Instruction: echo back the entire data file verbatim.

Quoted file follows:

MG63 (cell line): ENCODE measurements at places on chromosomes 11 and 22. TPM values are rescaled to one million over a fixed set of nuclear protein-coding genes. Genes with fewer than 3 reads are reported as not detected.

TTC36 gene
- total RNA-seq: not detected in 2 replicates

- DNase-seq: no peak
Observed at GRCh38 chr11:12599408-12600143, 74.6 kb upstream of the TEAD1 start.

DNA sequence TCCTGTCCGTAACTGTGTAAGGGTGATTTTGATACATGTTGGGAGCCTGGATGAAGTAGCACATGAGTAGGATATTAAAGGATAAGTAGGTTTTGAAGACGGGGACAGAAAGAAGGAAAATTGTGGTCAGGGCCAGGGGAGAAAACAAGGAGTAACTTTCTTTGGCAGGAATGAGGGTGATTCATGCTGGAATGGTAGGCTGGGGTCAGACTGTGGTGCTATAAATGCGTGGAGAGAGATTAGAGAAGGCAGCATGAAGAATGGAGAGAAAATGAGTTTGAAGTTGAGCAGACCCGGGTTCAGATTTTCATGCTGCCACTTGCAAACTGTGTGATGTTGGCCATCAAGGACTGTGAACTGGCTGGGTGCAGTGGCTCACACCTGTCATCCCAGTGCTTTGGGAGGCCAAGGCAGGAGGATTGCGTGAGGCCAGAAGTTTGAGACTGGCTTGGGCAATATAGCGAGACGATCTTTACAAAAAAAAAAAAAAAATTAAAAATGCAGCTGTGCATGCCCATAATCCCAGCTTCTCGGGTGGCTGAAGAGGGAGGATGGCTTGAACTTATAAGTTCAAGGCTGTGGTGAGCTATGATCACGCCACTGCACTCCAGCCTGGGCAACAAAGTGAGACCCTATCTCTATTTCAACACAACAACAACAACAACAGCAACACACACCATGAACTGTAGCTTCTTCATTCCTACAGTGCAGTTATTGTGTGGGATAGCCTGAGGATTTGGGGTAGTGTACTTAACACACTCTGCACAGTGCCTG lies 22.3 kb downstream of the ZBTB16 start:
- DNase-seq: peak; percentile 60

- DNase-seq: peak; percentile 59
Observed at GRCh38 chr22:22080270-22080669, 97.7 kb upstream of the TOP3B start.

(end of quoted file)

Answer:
MG63 (cell line): ENCODE measurements at places on chromosomes 11 and 22. TPM values are rescaled to one million over a fixed set of nuclear protein-coding genes. Genes with fewer than 3 reads are reported as not detected.

TTC36 gene
- total RNA-seq: not detected in 2 replicates

- DNase-seq: no peak
Observed at GRCh38 chr11:12599408-12600143, 74.6 kb upstream of the TEAD1 start.

DNA sequence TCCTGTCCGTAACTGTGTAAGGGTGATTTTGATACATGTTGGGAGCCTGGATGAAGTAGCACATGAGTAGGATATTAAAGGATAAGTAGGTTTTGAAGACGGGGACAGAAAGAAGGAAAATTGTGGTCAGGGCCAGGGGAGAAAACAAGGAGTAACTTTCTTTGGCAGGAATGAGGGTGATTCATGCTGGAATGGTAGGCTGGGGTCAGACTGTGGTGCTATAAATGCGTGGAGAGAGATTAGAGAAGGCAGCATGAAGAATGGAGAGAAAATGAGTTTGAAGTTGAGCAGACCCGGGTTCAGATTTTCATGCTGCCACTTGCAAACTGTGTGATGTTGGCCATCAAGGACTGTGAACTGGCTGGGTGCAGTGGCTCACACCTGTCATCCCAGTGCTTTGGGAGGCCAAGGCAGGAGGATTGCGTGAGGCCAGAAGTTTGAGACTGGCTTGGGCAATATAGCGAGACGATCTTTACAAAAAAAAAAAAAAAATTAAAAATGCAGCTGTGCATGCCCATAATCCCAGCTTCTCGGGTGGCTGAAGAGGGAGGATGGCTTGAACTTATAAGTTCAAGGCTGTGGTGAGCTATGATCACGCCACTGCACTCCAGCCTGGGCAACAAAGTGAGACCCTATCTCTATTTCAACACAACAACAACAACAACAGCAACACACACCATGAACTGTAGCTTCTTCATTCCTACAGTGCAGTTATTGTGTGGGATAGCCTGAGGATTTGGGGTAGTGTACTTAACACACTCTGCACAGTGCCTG lies 22.3 kb downstream of the ZBTB16 start:
- DNase-seq: peak; percentile 60

- DNase-seq: peak; percentile 59
Observed at GRCh38 chr22:22080270-22080669, 97.7 kb upstream of the TOP3B start.